Hi, can you please provide your personal advice and perspective,
I presently possess a Master’s degree in Management Information Systems from a reputable institution. I have worked for a fortune 500 health insurance provider for the past 12 years in various semi-technical roles e.g. Desktop Support Technician (began my information systems career), Applications Production Specialist (keep apps running 24/7), Business Analyst (Requirements gathering), and Business Consultant (Business Process ManagementMapping).
Being a part of the Health Care field has provided a rich and knowledgeable background in the intricacies of heath networks, claims, and generally the way information flows within this particular industry.
My position with the company after 12 years was eliminated due to the 2008-2009 economy. I am trying to figure out my next career steps. I am considering returning to school to obtain a Masters degree in Information Security or Homeland Security.
The reason behind this is some semi-soft technical jobs are easily (outsourced) or cut from the corporate budget, however a job in Information Security, I believe has a little more surety to it, since it is more of a specialty.
I have very little knowledge or specialty in the Information Security field, I know what it is and what it represents to any industry; however I have some career fear and confusion regarding returning to school to tackle another 36 credits.
I have listed my fears below and seek your advice:
1. I am reluctant because I am not a computer science type individual, I don’t believe I possess the attributable math and science skills required for a computer science major and I believe these skills are usually associated with a career in Information Security. I do not know computer languages either.
2. My skills excel in organization, communication, implementation, facilitation.
• Do I need an additional 36 credits in Information Security or can I utilize my current Masters in Information management Systems and obtain certificate’s e.g. CPP, CISSP etc.• There are so many different certifications; I don’t want to be the CSO, nor can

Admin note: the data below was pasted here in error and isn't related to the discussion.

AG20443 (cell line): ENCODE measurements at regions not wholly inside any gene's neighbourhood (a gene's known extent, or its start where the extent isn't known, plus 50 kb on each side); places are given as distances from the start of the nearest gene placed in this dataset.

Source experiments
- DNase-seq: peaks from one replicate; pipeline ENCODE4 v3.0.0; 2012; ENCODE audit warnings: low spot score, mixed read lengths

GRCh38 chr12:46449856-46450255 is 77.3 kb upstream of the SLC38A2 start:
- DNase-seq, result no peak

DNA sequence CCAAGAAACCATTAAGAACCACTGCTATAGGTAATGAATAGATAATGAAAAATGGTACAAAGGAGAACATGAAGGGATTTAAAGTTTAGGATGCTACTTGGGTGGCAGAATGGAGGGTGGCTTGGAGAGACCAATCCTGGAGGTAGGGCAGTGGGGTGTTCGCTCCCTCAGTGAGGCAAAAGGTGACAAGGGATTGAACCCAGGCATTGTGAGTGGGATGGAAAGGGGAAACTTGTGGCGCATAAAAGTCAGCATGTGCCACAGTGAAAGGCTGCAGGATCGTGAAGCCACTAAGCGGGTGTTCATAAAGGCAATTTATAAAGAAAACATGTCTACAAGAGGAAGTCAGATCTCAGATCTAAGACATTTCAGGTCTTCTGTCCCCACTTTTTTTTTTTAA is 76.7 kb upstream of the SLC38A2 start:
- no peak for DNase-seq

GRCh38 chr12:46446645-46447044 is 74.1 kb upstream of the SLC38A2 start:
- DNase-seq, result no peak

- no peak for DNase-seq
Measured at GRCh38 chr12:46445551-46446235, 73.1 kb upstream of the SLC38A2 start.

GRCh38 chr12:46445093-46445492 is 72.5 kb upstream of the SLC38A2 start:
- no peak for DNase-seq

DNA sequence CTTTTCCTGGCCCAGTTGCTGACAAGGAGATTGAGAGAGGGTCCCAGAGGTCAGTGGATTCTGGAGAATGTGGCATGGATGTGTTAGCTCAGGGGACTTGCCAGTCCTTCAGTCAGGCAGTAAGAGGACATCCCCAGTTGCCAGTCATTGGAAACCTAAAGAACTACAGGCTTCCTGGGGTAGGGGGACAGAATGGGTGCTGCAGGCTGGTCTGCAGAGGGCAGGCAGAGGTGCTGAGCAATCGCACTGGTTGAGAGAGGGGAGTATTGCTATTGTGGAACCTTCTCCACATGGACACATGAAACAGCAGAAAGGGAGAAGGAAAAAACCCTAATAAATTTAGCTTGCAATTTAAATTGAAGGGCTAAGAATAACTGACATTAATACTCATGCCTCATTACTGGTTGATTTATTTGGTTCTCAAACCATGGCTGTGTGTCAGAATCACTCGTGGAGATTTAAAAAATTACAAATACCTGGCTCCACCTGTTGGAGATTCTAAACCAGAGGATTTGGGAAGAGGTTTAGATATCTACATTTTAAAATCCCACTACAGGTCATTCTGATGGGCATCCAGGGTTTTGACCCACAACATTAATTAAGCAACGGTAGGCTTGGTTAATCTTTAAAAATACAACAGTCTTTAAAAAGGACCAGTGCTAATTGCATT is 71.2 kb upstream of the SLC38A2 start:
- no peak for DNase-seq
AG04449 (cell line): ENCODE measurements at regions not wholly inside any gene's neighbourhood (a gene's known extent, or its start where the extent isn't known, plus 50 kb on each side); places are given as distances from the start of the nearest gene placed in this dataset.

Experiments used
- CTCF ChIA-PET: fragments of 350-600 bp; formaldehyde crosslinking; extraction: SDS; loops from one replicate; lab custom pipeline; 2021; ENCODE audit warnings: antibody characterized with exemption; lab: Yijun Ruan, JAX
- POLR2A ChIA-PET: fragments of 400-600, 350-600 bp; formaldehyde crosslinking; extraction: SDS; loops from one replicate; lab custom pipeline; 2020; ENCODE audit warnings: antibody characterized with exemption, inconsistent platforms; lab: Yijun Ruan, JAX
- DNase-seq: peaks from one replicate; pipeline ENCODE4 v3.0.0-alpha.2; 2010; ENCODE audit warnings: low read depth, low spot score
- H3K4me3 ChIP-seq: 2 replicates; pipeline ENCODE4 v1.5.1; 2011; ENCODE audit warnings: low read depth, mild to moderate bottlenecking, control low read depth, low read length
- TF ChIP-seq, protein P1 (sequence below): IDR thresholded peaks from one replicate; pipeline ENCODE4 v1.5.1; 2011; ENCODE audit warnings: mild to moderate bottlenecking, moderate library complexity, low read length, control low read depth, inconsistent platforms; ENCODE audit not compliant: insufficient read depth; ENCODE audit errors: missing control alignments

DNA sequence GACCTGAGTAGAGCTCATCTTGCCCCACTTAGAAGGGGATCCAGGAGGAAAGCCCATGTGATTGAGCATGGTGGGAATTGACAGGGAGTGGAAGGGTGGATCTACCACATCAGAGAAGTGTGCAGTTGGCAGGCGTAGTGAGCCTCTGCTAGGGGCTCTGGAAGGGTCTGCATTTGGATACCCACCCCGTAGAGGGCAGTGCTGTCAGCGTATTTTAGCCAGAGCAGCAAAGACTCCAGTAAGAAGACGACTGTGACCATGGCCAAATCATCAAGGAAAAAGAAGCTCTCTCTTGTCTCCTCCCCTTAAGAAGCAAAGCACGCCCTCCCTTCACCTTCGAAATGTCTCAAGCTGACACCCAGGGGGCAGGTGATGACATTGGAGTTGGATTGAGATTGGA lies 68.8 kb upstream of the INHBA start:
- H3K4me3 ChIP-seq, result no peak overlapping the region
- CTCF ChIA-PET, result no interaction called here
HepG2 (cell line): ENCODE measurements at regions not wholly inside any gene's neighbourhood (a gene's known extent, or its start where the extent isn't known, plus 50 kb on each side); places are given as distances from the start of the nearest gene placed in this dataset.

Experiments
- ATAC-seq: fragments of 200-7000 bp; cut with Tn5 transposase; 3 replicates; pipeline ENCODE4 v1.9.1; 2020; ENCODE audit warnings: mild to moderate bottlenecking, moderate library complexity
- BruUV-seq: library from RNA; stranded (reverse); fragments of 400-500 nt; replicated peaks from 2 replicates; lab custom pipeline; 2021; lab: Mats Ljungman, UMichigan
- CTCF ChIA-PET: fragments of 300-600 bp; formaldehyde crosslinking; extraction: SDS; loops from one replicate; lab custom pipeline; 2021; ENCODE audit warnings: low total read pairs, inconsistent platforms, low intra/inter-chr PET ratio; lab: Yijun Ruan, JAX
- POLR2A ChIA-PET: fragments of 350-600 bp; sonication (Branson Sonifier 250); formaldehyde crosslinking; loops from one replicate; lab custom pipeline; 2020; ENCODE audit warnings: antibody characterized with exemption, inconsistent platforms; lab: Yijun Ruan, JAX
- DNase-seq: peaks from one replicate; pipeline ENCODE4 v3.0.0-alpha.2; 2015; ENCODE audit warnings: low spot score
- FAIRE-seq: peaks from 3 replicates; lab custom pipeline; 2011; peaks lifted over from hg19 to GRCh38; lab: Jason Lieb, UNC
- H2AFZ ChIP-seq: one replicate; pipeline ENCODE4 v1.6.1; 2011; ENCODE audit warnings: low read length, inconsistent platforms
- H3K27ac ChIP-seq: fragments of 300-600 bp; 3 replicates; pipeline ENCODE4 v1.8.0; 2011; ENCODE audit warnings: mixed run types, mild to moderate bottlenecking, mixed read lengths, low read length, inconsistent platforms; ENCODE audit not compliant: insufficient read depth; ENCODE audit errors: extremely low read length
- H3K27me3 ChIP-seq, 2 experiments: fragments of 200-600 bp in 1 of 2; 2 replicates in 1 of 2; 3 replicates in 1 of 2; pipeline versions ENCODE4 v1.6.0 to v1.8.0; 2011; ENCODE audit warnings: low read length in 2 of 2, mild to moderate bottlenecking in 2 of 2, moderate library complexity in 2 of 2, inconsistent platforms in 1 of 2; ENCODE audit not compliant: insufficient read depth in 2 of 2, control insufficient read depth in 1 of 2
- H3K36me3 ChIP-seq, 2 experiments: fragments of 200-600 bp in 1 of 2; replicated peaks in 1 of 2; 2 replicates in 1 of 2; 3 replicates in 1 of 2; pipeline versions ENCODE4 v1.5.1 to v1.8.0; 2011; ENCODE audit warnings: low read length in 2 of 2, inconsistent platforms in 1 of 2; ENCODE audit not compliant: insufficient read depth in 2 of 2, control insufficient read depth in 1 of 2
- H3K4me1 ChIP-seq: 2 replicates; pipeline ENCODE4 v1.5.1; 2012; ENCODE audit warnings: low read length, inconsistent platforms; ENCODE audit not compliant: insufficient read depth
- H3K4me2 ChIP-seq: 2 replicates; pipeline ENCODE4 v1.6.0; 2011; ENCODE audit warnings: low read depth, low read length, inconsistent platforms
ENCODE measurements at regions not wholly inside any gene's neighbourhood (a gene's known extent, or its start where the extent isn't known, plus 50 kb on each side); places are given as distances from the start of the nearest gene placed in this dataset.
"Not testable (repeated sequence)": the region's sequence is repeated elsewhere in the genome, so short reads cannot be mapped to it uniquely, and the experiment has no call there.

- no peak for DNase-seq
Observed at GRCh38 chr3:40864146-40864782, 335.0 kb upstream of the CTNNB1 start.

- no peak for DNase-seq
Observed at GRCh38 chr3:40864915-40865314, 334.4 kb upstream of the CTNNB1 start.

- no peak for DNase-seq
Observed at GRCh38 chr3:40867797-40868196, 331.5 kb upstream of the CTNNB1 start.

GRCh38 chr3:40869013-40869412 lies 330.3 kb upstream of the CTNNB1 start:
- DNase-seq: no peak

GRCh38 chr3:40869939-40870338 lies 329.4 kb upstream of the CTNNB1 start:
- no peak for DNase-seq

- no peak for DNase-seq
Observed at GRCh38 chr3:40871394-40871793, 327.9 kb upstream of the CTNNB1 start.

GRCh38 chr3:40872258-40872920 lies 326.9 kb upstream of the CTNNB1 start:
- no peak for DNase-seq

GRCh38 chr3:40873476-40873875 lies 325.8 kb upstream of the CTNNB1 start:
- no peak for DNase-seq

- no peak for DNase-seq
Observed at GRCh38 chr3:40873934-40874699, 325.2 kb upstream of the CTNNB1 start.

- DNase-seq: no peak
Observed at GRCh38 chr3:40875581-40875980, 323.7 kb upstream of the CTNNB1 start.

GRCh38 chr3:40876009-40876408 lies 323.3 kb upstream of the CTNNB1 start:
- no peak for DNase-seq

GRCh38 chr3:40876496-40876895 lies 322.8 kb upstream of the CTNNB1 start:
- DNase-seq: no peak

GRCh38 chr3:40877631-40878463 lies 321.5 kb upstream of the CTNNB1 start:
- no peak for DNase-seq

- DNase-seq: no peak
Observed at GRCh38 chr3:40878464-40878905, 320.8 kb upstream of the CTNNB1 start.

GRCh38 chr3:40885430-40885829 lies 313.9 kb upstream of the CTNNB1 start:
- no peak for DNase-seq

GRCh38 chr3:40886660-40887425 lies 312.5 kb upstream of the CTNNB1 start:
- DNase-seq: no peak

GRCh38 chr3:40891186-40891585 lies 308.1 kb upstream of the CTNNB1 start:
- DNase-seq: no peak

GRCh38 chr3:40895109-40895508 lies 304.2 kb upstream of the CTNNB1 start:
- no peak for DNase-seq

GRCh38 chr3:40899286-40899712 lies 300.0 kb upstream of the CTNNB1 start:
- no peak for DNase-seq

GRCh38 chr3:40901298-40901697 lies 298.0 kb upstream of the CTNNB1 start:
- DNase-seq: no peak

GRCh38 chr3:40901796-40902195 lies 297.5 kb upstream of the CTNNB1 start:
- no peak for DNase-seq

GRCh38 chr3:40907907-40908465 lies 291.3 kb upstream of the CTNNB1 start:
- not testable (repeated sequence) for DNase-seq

I compete with Computer Science wizards, I see myself in more of a support role requiring good communication skills, project skills and corporate culture knowledge.• What do you suggest I do regarding education and schools or should I just go with the certifications path?
3. I am 52 years old and would like to direct my career path that will provide gainful employment for the next 13 to 15 years, I thought since I already possess a Masters degree in Information Systems another Masters in Information Security would be a natural progression.
• I would like to get an entry level job in Information Security, however with this difficult economy and me being overqualified for entry level, I not sure how I can secure a job now in this field lacking the Security Information skills required.• I would eventually like to get a job in security in some capacity in the public sector for a local or federal municipality.
4. I am concerned about the influx of foreign workers (outsourcing) taking jobs from American nationals, especially in Information TechnologyInformation Security.
• Is this currently happening and will it continue?
5. I am presently having my resume revamped, I would like to tailor it towards a career in Information Security, however I do not possess those particular skills sets to include in a revamping, any suggestions?
6. What is the outlook for Information Security jobs from 2009 through 2025? Will companies or our government hire foreign workers in Information Security jobs or does US citizenship improve securing an Information Security position.
7. What are the current and future Information Security (hot jobs) e.g. Information Forensics, Information Security Assurance? etc.
8. I have heard talk that job skills that will be in demand in the future will be communication and coordination skills, due to potential communication issues with foreign workers.
I appreciate your insight. I would really like to get back to work soon; hopefully these trying times will improve for all.
Thank you, I look forward to hearing back from you.